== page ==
When I played Telltale’s The Walking Dead and The Walking Dead Season 2 , I cried. I’m not afraid to admit it. Seeing the trials and tribulations that Clementine and Lee went through punched me right in the emotions, and the sacrifices that they had to make made the tears start flowing. I honestly cared about what happened to these fictional characters.
But in contrast, Life is Strange and Telltale’s A Game of Thrones: Episode 2 just came out, and I find myself struggling to actually care. In one game, it feels like none of my character interactions mean anything, and in the other it feels like characters, including the main characters, are entirely expendable.
But then I looked back on The Walking Dead and thought things weren’t that different. Many character choices all lead down the same path no matter what, and no one is more expendable than in the zombie apocalypse. I thought maybe it was because I had several seasons to connect with the characters in The Walking Dead , while Game of Thrones and Life is Strange were only on their first or second episode. However, I connected with Lee and Clementine almost immediately, from the first scene where Lee was stuck in a police car. So, what is the difference between these games? Why did I care so much for Lee and so little for Max and the assorted characters of House Forrester?
Let’s examine the games one at a time. First, we have Life is Strange , a game that is trying to follow in Telltale’s footsteps. Life is Strange is a game about choice, but unlike The Walking Dead , in which the choices you make determine who trusts you in a world where a split second wrong decision could mean life or death, the choices you make in Life is Strange determine your standing in high school.
Half of the time the puzzles you encounter are all about whether or not people like you. Do the skaters like you, do the artists like you, does the geeky girl with a drone like you, does the nerdy girl who got hit in the head with a football like you? Max, the main character, is characterized as a bit of a loner, sure, but whether or not you have friends doesn’t exactly feel like something that is terribly important. Heck, she moved away from her hometown for five years. For all I know, she doesn’t want to be friends with these people. I went through most of the game skipping many of these decisions.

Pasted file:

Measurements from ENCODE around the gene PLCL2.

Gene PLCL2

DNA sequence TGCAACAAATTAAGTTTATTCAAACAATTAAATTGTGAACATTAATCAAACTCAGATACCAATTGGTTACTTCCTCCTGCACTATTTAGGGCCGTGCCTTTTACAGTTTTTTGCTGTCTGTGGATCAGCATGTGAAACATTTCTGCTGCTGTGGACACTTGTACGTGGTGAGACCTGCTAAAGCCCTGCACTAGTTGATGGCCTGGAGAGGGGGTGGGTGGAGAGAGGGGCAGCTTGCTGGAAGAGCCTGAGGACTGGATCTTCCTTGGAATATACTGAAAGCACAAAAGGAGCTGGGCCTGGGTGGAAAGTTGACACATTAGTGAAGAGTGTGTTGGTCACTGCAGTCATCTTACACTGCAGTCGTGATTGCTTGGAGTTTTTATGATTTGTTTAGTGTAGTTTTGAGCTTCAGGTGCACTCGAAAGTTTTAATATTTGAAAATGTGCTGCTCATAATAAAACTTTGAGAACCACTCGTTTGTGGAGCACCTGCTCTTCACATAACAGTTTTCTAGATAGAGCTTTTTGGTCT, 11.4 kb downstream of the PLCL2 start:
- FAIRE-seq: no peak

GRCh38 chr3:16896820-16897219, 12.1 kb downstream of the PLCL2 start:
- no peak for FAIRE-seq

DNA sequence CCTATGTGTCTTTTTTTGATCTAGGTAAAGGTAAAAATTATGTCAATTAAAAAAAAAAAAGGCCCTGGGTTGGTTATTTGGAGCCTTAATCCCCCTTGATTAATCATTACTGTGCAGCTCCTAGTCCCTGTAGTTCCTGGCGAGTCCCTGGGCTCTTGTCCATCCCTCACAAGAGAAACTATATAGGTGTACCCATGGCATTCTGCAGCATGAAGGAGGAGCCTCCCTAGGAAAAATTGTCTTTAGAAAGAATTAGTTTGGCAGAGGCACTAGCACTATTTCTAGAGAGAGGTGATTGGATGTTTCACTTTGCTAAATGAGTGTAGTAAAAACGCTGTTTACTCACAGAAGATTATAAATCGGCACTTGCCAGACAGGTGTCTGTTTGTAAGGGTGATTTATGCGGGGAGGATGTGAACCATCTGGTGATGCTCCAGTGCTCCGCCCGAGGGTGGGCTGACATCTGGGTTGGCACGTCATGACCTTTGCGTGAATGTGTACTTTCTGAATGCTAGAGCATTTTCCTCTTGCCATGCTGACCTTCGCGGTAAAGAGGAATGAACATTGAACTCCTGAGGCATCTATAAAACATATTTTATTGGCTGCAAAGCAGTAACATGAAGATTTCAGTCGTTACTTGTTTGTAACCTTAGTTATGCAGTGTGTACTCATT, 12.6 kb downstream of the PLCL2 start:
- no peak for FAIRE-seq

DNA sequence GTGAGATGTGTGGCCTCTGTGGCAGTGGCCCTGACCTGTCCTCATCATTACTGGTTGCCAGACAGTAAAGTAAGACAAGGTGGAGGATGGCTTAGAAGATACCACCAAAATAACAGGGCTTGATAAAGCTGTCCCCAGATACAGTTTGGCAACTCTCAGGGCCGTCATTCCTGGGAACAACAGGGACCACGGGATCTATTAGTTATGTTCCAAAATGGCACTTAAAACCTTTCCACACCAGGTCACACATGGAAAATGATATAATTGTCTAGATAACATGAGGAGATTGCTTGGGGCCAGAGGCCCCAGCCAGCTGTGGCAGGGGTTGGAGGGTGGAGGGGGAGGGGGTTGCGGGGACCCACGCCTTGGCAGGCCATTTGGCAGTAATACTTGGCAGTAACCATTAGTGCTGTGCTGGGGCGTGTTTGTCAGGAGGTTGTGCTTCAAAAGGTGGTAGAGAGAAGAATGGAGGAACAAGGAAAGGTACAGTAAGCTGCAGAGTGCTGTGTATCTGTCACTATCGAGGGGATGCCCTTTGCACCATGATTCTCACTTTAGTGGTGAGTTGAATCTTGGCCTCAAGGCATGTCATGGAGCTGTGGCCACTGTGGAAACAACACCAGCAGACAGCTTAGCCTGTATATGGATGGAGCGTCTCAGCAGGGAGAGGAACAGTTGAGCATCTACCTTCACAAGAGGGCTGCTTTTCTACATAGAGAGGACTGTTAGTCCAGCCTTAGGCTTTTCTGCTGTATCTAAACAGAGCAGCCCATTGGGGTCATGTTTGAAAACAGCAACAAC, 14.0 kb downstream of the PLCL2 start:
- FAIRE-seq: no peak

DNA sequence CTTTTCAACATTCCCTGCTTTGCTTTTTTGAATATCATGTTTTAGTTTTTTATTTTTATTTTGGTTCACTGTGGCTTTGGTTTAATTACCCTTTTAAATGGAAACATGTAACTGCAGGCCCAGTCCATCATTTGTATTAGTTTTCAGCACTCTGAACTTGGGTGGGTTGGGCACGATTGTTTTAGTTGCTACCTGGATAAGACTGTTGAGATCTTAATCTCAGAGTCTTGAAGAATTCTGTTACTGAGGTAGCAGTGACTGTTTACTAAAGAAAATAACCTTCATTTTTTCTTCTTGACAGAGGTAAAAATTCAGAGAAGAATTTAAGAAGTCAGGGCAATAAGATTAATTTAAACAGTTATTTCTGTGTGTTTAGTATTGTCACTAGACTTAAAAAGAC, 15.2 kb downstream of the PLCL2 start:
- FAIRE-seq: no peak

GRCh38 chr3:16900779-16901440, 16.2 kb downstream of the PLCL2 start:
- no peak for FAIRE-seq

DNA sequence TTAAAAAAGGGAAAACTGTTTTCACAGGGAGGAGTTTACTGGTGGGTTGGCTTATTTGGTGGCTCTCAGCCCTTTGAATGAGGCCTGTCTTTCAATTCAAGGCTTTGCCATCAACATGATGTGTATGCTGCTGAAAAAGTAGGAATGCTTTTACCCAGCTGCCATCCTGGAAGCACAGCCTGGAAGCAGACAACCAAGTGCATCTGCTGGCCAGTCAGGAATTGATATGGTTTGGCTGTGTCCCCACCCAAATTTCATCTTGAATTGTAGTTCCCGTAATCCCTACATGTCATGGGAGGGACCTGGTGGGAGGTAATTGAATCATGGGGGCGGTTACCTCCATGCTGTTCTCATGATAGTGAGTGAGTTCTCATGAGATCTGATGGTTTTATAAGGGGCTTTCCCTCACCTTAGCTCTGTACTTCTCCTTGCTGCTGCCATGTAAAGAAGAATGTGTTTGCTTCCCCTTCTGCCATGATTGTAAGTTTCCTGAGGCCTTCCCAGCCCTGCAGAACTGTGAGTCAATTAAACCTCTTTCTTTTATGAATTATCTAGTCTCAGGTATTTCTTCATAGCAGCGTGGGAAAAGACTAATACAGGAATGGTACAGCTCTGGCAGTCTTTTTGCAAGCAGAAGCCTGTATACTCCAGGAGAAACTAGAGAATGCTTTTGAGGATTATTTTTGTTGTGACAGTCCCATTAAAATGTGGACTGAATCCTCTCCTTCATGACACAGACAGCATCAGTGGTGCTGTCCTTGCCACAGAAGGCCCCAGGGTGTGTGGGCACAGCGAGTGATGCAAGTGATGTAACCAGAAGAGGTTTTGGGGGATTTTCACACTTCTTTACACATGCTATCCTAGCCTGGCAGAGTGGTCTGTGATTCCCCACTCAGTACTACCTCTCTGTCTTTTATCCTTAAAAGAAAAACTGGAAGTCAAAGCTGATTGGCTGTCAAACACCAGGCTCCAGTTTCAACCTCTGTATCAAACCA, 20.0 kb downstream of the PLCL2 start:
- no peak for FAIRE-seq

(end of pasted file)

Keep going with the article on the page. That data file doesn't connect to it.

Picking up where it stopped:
Meanwhile, other decisions, such as whether or not the principal thinks I’m a liar for ratting out a rich kid, or whether or not he thinks I’m a liar for suspiciously keeping my mouth shut, are chosen randomly because I can’t particularly see what difference either choice makes. Sure, further episodes will probably smack me in the face with consequences, but these consequences were never established in Episode 1 . We never saw that talking or not talking to the right student might make a difference in my future. If, say, the skaters came to my aid when a bully tried to beat me up in the school parking lot, that might have been a good introduction to the game’s “choice matters” system.
As a result, choices seem meaningless, so I don’t particularly care about making them. Since Max is essentially a character made up of choices, by not caring about choices I don’t care about Max.
But now let’s examine the first scene of The Walking Dead . Here, Lee Everett is sitting in the back of a cop car with a chatty police officer talking to him while he gets taken to jail. It’s revealed that he was a former professor, and that his crime had something to do with his wife and a politician, but little else is revealed. Instead, you are given several different dialogue options in the first scene, all of which paint a very different portrait of Lee. He can plead his innocence, he can act belligerent toward the cop, or he can simply sit there in stony silence. All of these allow you to choose the sort of person that Lee is. Contrast this to Max, whose choices don’t really define who she is, just who likes her.